LONDON: Michael Phelps may be the most successful athlete in Olympic history but he is "probably not" the greatest, according to London Games chief Sebastian Coe.
American superstar Phelps powered into the record books in the swimming pool Tuesday, bagging his 18th and 19th medals to become the most decorated Olympic athlete of all time.
But while Phelps' astounding medal tally, which includes 15 golds, saw many pundits rush to anoint him as the greatest of all-time, Coe questioned whether the Baltimore Bullet deserved that accolade.
"I think you can clearly say that by the medal tally he is the most successful. My personal view is that I'm not sure he's the greatest.
"But he's certainly the most successful," said Coe, himself a two-time Olympic gold medalist.
Coe however declined to be drawn on who he thought might deserve the tag of greatest Olympian, although he suggested that cases could be made for both Jesse Owens -- a four-time gold medalist at the 1936 Berlin Games -- and Carl Lewis, who won golds at four consecutive games between 1984 and 1996 as well as winning four at a single Olympics in 1984.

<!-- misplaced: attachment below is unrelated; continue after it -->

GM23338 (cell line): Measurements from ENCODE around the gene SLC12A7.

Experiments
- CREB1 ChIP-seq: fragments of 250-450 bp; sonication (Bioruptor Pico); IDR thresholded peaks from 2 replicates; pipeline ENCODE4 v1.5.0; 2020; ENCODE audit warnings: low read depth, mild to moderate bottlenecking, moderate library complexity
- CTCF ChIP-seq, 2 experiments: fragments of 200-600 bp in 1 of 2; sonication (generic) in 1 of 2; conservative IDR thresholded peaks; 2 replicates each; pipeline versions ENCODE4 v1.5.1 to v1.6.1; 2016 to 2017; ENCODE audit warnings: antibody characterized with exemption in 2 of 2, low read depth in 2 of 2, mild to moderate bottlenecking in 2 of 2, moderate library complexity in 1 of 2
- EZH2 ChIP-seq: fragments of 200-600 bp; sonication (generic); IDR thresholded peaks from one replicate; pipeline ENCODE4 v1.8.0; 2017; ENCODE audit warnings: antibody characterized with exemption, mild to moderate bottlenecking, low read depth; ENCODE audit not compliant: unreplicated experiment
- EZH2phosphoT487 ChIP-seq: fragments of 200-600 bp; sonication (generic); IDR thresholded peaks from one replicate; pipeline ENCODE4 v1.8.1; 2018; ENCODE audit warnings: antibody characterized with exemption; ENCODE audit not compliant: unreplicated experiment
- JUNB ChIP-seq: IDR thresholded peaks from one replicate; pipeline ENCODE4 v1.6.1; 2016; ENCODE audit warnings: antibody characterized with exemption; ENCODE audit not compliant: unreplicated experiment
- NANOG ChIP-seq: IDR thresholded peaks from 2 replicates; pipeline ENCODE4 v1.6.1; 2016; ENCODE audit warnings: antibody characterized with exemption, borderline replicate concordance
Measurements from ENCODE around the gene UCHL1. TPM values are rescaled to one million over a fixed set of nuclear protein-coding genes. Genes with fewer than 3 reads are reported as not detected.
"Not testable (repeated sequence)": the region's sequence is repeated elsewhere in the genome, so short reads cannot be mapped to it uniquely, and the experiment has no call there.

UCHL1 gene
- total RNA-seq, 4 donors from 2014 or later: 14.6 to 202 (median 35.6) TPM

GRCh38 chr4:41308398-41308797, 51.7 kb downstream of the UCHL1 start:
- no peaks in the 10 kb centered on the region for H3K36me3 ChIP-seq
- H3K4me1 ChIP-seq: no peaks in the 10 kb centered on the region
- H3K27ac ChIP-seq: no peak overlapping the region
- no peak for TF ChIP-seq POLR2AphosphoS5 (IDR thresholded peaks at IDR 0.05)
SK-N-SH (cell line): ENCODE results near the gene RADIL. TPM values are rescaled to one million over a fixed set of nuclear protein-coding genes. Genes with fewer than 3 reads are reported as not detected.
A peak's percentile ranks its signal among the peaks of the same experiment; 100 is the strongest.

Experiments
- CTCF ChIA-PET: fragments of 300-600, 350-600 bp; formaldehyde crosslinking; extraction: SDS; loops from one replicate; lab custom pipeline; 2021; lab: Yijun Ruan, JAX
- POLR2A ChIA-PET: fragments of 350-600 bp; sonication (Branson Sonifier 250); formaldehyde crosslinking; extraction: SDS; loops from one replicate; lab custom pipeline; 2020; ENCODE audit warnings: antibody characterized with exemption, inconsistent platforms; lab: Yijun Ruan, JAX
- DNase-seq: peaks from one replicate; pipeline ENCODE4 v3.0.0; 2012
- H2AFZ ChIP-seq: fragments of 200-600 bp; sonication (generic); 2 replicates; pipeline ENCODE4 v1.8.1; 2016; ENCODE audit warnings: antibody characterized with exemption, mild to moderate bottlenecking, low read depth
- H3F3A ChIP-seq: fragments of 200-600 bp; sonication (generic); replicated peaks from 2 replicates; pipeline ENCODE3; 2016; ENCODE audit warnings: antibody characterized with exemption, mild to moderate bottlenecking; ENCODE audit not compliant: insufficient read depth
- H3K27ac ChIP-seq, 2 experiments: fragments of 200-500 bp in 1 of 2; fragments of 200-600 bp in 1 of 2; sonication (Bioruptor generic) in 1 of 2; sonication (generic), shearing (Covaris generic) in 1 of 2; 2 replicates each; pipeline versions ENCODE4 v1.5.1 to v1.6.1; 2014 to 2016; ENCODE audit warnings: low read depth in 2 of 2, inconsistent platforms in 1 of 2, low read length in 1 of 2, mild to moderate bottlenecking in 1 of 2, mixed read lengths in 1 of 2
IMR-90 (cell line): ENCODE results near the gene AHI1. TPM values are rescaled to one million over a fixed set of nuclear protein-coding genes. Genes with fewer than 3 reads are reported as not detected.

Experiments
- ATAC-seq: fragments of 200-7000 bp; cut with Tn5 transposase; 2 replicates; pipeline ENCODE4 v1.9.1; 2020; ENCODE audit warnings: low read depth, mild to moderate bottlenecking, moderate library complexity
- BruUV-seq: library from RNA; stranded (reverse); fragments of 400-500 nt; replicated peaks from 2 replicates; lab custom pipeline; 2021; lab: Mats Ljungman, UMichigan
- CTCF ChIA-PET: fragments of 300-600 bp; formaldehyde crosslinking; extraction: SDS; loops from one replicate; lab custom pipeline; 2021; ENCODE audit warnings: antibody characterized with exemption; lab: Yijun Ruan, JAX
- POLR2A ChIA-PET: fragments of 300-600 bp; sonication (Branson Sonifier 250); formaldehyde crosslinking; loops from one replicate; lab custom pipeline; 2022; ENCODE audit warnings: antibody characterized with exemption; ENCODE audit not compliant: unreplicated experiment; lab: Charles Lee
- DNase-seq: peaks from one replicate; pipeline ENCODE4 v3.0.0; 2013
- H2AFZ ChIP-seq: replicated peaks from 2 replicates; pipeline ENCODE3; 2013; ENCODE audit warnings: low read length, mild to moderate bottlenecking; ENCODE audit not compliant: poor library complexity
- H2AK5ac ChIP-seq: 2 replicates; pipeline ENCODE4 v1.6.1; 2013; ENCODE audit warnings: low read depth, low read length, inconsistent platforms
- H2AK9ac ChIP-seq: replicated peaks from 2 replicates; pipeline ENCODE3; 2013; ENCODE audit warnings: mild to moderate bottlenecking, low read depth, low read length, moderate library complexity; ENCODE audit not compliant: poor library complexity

"In the lead-up to these Games we've had the great British pub game of who is the best British Olympian when we were talking about who would be lighting the cauldron," Coe said.
"This is the global pub game -- who is the greatest Olympic athlete of all time? It's self-evident that the guy's won how many medals? 19? It's a pretty good haul. But whether he's the greatest I don't know.
"I could go around this whole room and come up with different interpretations. You have to say he's up there, but whether he's the greatest? In my opinion, probably not."